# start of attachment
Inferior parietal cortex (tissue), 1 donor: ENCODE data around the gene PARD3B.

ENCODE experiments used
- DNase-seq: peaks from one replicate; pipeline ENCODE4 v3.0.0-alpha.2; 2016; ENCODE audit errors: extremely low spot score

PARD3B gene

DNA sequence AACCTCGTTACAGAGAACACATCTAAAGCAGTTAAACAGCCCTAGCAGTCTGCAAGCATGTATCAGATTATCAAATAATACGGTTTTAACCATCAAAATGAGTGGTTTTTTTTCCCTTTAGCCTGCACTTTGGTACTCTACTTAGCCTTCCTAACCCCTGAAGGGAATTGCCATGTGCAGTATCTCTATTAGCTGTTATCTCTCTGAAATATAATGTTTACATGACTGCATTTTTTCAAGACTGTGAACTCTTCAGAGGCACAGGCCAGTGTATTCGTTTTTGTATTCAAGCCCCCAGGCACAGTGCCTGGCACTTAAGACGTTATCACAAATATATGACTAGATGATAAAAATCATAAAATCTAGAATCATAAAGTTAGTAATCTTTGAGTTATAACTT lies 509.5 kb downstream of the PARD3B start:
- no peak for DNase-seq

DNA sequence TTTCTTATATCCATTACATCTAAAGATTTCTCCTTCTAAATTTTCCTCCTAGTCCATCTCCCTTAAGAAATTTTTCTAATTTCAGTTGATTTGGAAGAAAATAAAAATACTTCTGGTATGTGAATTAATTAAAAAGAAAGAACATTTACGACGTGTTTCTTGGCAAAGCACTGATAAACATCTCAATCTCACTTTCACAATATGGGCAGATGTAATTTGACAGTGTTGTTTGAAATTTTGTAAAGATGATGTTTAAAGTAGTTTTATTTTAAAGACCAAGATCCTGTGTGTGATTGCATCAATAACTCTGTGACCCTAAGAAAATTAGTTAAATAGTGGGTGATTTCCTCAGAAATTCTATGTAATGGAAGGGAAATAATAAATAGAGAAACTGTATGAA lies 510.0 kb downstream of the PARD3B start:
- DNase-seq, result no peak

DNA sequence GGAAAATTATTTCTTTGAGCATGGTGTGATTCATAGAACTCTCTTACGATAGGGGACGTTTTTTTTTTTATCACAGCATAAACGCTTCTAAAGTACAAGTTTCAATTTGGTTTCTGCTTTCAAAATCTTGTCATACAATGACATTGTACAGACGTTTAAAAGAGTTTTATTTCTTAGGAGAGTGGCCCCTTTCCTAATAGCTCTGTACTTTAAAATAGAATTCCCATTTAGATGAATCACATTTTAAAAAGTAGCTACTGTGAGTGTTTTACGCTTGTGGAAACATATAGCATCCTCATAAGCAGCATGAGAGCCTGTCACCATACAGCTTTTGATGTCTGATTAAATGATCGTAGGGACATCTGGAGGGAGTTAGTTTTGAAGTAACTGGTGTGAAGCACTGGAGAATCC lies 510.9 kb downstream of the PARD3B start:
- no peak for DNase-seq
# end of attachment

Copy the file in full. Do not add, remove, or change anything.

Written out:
Inferior parietal cortex (tissue), 1 donor: ENCODE data around the gene PARD3B.

ENCODE experiments used
- DNase-seq: peaks from one replicate; pipeline ENCODE4 v3.0.0-alpha.2; 2016; ENCODE audit errors: extremely low spot score

PARD3B gene

DNA sequence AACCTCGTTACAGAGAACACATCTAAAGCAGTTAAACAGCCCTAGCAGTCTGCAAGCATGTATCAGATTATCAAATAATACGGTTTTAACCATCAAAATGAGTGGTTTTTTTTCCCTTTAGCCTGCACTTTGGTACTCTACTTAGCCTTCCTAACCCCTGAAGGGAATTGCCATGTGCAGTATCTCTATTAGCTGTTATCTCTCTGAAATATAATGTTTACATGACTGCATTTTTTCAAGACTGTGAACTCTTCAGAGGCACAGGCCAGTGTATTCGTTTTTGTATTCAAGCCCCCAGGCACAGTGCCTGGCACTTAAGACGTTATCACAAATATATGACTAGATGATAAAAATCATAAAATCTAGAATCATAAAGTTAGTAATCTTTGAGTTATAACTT lies 509.5 kb downstream of the PARD3B start:
- no peak for DNase-seq

DNA sequence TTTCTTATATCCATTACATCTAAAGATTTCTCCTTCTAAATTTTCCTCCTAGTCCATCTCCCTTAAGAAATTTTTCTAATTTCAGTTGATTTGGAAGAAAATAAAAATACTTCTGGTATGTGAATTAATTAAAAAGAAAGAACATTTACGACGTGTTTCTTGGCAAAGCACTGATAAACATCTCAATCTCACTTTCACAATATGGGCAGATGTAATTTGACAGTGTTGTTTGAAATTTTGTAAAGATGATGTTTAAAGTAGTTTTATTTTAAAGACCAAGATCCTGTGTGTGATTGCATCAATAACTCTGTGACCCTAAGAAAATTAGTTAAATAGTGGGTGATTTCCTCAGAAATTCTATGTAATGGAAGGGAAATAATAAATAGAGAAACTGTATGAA lies 510.0 kb downstream of the PARD3B start:
- DNase-seq, result no peak

DNA sequence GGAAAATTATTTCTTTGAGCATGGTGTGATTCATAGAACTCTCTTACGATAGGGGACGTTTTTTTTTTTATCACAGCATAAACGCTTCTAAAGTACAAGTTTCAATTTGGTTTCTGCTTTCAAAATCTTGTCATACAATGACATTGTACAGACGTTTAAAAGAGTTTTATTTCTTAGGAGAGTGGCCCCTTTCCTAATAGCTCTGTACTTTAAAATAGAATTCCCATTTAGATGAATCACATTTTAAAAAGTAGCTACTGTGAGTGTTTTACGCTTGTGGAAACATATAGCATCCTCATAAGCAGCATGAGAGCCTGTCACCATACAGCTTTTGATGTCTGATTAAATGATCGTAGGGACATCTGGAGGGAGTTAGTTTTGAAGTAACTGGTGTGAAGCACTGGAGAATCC lies 510.9 kb downstream of the PARD3B start:
- no peak for DNase-seq